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Here is a beautiful video representing the miraculous formation of human life from conception.  Right now, such precious lives hang in the balance.  For years, the majority of our nation has turned the other way, pretending that abortion is merely a clinical procedure, that a fetus magically becomes a baby when it is wanted, yet reverts to a subhuman mass of tissue when it is not.  Because of this, such hidden scenes of tender majesty are cut short in the butchery of abortion.  (For those with cast iron stomachs, one can easily find videos online to confirm.)

How long will we speak for our wallets?  For our private interests?  For our unbridled appetites?  How long will we vote for what is superficial, doubtful, or secondary at best, and support what is altogether unthinkable?

God help our land.  And God help those precious lives waiting for us self-absorbed Americans to give them a voice.

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Listen to a message on the plight of the unborn.  Or, download here.

Unborn child at 17 weeks, sucking thumb and wavingTu fuiste un milagro. Ellos tambien.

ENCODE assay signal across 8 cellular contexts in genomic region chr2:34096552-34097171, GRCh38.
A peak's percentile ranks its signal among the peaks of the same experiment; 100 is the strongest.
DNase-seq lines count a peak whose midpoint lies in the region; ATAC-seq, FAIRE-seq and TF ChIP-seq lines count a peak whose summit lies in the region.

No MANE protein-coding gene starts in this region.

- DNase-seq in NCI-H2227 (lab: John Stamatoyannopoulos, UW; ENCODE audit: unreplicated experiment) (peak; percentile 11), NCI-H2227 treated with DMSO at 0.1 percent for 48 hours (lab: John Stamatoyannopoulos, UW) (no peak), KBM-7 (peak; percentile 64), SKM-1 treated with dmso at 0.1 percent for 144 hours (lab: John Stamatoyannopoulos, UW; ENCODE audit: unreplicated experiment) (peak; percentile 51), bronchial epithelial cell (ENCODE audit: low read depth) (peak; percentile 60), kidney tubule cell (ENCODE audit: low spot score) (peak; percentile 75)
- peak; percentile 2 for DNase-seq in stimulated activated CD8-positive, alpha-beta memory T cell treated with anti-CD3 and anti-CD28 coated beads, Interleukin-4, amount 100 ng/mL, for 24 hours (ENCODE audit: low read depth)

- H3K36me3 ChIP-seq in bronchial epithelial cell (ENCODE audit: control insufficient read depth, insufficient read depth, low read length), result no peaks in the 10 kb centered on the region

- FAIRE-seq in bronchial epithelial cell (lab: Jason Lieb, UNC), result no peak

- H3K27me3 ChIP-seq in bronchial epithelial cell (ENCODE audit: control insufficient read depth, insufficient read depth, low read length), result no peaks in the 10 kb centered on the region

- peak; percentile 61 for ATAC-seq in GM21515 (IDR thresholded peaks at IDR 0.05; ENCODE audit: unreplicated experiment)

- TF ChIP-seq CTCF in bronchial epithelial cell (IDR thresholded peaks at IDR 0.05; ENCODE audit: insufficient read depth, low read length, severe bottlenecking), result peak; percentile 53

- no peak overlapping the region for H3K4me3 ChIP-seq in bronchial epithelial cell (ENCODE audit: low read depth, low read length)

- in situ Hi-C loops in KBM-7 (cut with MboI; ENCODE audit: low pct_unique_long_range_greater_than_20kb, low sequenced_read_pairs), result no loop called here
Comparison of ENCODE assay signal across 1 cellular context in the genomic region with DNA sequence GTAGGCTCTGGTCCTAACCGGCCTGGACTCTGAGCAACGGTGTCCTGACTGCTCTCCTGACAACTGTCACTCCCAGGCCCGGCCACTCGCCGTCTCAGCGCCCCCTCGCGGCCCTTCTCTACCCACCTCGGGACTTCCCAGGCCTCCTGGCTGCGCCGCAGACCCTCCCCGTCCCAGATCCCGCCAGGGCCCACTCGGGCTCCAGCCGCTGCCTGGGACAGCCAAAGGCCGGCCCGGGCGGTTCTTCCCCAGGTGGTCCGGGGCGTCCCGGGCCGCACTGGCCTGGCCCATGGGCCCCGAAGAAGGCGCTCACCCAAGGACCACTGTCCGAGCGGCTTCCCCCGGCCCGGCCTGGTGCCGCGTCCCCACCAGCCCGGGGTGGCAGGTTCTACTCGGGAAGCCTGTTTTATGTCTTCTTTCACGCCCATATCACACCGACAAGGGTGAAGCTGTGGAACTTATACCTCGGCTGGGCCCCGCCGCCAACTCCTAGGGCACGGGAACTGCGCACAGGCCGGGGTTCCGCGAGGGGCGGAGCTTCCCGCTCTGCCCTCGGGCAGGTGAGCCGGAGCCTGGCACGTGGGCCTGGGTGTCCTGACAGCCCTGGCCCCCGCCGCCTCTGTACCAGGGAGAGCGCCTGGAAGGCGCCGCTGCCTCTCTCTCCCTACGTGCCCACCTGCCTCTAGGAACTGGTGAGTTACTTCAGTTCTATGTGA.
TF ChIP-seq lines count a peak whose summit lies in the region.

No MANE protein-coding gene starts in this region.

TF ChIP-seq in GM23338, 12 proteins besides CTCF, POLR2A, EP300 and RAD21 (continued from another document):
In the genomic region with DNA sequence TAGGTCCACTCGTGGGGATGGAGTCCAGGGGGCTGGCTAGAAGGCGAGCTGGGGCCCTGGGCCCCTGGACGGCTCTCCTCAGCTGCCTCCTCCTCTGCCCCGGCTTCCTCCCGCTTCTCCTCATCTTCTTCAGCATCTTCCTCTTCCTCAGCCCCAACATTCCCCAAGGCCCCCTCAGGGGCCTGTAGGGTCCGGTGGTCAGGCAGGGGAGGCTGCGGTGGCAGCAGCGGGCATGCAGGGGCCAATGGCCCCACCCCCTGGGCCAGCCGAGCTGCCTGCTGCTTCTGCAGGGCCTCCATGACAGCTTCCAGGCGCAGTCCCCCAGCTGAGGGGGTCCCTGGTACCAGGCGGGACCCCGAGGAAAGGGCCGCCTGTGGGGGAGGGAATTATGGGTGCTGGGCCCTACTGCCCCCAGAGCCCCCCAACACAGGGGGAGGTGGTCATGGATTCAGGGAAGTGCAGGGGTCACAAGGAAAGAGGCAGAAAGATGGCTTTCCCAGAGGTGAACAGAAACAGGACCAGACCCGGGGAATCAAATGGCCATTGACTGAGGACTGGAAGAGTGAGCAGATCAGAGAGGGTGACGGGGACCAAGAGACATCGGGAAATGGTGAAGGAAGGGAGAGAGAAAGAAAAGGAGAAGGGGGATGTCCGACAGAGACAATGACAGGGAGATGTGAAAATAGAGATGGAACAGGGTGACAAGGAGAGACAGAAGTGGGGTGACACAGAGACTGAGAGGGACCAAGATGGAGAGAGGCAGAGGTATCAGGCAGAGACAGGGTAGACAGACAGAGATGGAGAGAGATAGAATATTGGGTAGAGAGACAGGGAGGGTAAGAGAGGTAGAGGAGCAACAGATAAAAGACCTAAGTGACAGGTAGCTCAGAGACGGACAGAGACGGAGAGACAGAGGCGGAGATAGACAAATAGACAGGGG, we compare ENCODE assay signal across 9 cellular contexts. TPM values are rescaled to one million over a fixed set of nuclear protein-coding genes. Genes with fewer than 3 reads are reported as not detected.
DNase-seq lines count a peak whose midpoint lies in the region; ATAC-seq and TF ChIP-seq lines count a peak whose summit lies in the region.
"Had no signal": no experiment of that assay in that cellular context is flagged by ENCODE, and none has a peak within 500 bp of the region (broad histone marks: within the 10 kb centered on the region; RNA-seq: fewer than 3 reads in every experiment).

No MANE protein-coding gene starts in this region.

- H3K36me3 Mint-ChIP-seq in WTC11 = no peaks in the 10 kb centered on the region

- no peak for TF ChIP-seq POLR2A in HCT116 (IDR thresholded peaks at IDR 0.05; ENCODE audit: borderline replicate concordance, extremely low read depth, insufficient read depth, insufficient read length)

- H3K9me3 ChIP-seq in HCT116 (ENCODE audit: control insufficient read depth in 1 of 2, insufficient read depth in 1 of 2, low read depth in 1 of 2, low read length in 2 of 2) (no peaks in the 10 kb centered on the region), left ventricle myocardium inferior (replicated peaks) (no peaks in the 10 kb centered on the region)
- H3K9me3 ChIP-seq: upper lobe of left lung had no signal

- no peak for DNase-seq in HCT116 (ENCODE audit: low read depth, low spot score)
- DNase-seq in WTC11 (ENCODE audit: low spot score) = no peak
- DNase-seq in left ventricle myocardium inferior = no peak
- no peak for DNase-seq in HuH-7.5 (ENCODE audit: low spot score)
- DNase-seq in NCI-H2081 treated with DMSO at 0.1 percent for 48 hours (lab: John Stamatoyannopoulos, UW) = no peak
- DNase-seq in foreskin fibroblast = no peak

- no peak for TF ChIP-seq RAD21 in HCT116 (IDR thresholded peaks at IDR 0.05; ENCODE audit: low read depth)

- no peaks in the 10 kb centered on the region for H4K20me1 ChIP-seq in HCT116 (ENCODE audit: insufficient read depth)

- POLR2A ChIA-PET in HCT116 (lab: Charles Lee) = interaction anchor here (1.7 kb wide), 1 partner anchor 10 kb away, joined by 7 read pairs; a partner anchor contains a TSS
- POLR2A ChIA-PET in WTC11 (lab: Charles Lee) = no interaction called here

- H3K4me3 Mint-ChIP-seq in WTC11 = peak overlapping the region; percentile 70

Diez dias despues de la concepcion, el cuerpo de tu madre empezo a cambiar.  Para ti.  Pasando once días mas, tu corazon estaba latiendo y bombeando sangre.  Con un tipo de sangre distinto de el de tu madre.  

“Tu me hiciste en el vientre de mi madre.”

A seis y media semanas, tenias brotes de dientes. En dos mas, estuvieron presentes todos los sistemas de tu cuerpo.  Podias chupar tu pulgar.  Por diez semanas podias entrecerrar tus ojitos, tragar, y mover la lengua. Tus dedos podian agarrar.  No habias nacido.  Pero estabas ahi.  Muy humano y muy vivo.

“Te alabare; porque formidables, maravillosas son tus obras; Estoy maravillado.”

Por tu tercer mes, estabas respirando liquido.  Pronto respirarias aire!  Para ese tiempo tenias uñas. A la decimosexta semana, tenias pestañas. Para el cuarto mes despues de la concepcion, tenias huellas digitales desarrolladas, y tus papilas gustativas estaban funcionales.  Eras una maravilla en construccion, aunque ocultado en un velo de carne.  

“No fue encubierto de ti mi cuerpo, bien que en oculto fui formado, y entretejido en lo mas profundo de la tierra.”

Y asi creciste.  Te durmiste, despertaste — y durmiste de nuevo. Te dio hipo. Bailaste. Hasta soñaste.  Podias estar feliz y hasta sentir molesto. Padre y Madre no te podian ver.  Hermano y hermana no podian hechar un vistazo.  Pero no te vio alguien alli?

“Mi embrion vieron tus ojos, y en tu libro estaban escritas todas aquellas cosas que fueron luego formadas, sin faltar una de ellas.”

Y asi creciste.  Hasta que comenzaron las contracciones.  Involuntariamente, pero por diseño.  Planeado por Dios.  Un Dios bueno, un Dios todopoderoso y sabio, para mostrar su mano de obra al mundo.

“Cuan preciosos me son, oh Dios, tus pensamientos! Cuan grande es la suma de ellos!”

Dios te hizo.  Y les hizo a ellos.  Pero tu viviste.  Tu vida fue salvada.  Otros viven, pero sus preciosas vidas estan amenazadas.  No son una “eleccion,” son una vida—una vida humana, es mas.  Estan ahi donde nosotros una ves estuvimos.